Levelling the Playing Field: Helping ESOL Learners to Access Remote Learning Opportunities

Wakefield College

Our project is an exploration into overcoming language, digital skills and socio-economic barriers to increase engagement and success for ESOL learners in online and blended learning models, preparing learners to be successful and thrive in their lives in the UK.

You can download a PDF of this report on the Excellence Gateway.


Wakefield College is a large Further Education college offering a range of courses from Pre-Entry Level through to higher education and professional qualifications. The region has a high demand for ESOL provision and the college has a strong ESOL department which delivers qualifications from Pre-Entry to Level 1 to both full time 16 to18 year old and part-time adult learners. Our research project aimed to address the issues that ESOL learners were having with remote learning and explore how our teaching could be adapted to help learners successfully participate in a blended learning model. We discovered that all levels of learners are able to engage with online learning if it is approached in the right way. It has opened up a whole new world of possibilities, not just for learners but also for staff who have had to adapt and upskill to meet the needs of learners when remote or blended learning is required. Additionally, we have learnt the importance of accurately assessing both the digital skills of the learners, and the key vocabulary and language for digital skills, and that these are so intertwined they are almost impossible to separate.


The movement to remote learning in response to the COVID-19 pandemic was the impetus for staff and students to

IA Finding

IA Finding

develop skills and knowledge around technology at a rapid pace. For many students, this has created a new set of opportunities to study an agile, individualised and industry-

informed curriculum that accelerates progress towards their chosen destination. This ‘new normal’ is an exciting approach for those working in the sector. However, we as a team have recognised that there is perhaps an inequality in accessing this approach for ESOL students.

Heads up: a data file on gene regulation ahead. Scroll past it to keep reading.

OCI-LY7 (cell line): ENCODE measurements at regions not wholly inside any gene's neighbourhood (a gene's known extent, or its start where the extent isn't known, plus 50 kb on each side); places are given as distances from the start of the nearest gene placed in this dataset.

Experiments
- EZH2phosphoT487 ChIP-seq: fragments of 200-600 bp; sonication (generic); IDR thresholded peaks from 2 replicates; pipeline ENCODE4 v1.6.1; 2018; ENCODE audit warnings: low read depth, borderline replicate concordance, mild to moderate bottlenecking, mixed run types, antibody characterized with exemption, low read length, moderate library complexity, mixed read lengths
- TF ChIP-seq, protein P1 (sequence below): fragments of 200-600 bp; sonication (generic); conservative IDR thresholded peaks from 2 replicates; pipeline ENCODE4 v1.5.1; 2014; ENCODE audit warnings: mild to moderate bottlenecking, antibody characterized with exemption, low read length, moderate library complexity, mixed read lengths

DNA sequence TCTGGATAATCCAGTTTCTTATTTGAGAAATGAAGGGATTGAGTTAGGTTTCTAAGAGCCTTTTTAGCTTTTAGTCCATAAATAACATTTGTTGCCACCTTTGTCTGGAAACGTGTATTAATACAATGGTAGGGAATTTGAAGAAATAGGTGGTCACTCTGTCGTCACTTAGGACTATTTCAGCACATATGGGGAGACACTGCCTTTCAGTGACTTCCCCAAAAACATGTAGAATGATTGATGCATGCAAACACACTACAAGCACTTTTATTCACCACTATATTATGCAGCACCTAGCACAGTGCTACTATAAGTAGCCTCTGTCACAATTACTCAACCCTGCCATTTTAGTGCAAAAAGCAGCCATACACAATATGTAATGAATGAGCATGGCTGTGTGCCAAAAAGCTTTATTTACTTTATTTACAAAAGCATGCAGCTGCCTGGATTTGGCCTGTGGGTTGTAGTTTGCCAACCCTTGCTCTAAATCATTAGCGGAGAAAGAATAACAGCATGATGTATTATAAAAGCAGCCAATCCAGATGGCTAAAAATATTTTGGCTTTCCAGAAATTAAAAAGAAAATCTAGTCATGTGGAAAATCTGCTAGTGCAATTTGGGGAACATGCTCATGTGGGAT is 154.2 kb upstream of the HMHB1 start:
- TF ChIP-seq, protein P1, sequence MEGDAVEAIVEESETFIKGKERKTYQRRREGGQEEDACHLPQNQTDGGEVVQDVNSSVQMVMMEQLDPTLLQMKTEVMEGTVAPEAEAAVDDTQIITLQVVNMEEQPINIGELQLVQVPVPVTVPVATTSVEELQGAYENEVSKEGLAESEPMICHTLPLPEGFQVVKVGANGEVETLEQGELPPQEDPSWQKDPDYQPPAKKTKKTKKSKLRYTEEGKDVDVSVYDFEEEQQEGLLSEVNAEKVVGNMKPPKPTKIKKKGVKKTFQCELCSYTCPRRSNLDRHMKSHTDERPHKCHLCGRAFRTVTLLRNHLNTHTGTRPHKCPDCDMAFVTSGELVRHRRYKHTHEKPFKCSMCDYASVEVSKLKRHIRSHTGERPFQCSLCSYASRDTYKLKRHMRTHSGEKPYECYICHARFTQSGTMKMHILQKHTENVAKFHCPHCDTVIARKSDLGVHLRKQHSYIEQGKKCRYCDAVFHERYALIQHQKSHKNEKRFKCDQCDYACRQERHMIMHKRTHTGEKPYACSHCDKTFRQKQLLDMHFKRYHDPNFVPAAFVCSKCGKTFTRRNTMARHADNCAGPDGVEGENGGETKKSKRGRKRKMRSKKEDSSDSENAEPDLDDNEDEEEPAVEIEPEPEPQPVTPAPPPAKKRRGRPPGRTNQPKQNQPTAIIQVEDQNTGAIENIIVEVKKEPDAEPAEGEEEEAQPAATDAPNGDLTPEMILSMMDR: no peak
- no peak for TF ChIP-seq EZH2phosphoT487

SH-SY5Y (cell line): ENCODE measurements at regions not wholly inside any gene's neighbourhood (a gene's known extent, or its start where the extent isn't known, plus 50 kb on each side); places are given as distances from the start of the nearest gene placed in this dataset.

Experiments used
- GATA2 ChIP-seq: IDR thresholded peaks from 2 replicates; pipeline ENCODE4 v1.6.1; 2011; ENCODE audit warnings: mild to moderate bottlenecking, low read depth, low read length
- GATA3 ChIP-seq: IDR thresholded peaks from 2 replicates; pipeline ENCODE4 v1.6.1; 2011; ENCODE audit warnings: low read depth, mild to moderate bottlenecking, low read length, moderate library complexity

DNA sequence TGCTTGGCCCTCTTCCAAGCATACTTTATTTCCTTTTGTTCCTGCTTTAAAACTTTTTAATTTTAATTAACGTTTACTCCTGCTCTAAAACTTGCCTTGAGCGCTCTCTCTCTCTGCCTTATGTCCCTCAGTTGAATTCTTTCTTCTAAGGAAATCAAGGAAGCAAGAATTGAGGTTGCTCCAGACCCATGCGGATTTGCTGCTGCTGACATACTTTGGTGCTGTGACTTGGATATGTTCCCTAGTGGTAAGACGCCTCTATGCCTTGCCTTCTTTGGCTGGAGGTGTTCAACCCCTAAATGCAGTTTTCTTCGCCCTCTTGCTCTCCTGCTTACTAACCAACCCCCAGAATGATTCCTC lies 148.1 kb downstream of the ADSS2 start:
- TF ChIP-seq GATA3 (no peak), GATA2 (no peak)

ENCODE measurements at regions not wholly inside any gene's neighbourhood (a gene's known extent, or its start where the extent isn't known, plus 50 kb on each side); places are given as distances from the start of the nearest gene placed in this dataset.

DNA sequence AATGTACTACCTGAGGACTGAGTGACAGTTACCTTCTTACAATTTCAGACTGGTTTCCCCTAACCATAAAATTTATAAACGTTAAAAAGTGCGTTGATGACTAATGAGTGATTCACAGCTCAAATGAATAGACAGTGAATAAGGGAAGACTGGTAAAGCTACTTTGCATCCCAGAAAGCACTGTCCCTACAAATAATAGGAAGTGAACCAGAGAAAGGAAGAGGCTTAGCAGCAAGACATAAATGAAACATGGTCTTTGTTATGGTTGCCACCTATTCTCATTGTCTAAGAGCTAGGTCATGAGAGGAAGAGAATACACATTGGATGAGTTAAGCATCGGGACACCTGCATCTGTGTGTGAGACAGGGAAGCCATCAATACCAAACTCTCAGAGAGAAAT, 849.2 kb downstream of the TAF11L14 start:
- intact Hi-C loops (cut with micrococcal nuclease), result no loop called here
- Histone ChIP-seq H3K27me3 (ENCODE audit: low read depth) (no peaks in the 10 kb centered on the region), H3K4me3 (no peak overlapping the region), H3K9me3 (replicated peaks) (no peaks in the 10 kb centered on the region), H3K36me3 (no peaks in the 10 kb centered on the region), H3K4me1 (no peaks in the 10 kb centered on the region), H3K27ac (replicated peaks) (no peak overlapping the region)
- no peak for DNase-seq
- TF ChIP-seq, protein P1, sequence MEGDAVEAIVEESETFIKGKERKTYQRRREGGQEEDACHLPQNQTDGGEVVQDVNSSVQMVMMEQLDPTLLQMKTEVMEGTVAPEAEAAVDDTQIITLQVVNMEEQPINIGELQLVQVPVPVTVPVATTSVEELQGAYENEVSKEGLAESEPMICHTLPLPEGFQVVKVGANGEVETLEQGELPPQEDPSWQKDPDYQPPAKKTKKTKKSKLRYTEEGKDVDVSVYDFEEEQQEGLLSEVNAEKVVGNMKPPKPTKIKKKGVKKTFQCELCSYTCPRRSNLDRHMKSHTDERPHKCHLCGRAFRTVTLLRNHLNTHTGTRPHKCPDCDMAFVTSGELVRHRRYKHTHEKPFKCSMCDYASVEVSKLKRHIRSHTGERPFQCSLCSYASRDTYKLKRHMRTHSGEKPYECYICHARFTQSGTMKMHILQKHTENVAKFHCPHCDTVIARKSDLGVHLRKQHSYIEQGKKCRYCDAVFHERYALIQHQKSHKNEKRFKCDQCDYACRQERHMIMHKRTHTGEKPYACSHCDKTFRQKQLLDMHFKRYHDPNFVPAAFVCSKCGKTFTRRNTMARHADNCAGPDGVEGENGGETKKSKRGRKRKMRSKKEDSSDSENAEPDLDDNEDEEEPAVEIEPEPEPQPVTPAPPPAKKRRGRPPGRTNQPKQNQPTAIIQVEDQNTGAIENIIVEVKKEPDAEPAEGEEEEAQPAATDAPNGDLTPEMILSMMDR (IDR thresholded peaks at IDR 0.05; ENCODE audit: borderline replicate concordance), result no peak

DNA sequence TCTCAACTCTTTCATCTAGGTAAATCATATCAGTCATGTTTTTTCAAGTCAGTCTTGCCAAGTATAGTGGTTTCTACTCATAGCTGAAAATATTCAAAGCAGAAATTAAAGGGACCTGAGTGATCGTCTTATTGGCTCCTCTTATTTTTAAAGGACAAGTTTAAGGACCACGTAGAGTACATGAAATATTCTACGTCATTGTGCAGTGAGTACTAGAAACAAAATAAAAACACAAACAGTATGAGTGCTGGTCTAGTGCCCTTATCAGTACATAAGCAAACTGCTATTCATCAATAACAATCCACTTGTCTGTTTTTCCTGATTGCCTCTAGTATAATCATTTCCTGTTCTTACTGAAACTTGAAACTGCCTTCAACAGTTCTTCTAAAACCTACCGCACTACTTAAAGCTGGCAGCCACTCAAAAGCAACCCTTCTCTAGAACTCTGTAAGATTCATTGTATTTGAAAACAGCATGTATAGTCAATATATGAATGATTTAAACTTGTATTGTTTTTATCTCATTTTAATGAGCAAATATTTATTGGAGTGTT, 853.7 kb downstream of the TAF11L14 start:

Many of our ESOL students have found engaging with remote learning to be problematic due to language barriers affecting their ability to access unfamiliar technology and online platforms. Many of these have complicated set up processes which require an understanding of key terminology to proceed. This has hindered many ESOL students in fully engaging with the developed blended learning available. Our aim is to ‘level the playing field’.


Initial Assessment (IA)

  • To reflect the wide variety of abilities in our classes we developed an IA based on the ETF digital skills assessment
  • Identified processes and language needed to access the digital tools
  • Trialled different versions, methods of delivery to ensure that it was fit for purpose across all levels. (Appendix 9 for evaluations)
  • The team then trialled different approaches to respond the IA results

    Image of Approach

    Image of Approach

  • A log was kept, allowing staff to share ideas, ask for suggestions etc

Approach 1: Virtual classroom

  • To engage younger learners in remote learning we trialled the use of avatars in a virtual classroom.
  • The approach tried to replicate the classroom learning environment as closely as possible ( Appendix 10 & 11)

Approach 2: Interactive PowerPoints

  • Used interactive PowerPoints with different levels and age groups.
  • Trialled as indepedent study modules and within online classes.
  • Reviewed results , reflected on how they work best e.g. work well as a continuation of the virtual classroom to support asychronous learning.
  • Led to development of Language for Online Learning tool. (Appendix 12)

Other approaches: in response to IA results

  • Team members explored the use of different approaches (Appendices 5 & 10)
  • Embedding digital skills & vocabulary in each lesson
  • Use of Teams & class notebook
  • Interactive games/worksheets/websites (Appendix 15)

Evaluation of progress

  • The team reflected upon and evaluated the usefulness of the resources and different approaches feeding back through out.
  • Adaptions were made e.g. IA redesigned on a number of occasions to effectively target the skills we needed to track.
  • Decided on next steps

Next steps

  • Use the lastest IA version at the beginning and end of the courses.
  • Embed digital skills throughout course to revisit previous learning.
  • Include digital induction in staff handbook.
  • Offer Digital Skills Introduction course to new learners

Professional Learning: Evidence of changes in teaching, learning and assessment practices

This research has had an impact on almost every part of the department’s professional practice (see Appendix 2). The digital skills initial assessment (IA) can be used not only as an initial assessment tool but also as a way of measuring progress on the course. This will then inform further teaching, learning and assessment. The digital skills IA will be an important tool going forward as IT is embedded further within the provision. This will result in improved progression opportunities for our learners, both within college and into employment, and has already improved retention rates due to learners being able to continue studying with us even when they have moved out of the area.

Perhaps one of the biggest impacts that the research has had on the teaching staff is an increased awareness of the importance of continually challenging their own assumptions of the learners’ capabilities. Angela commented: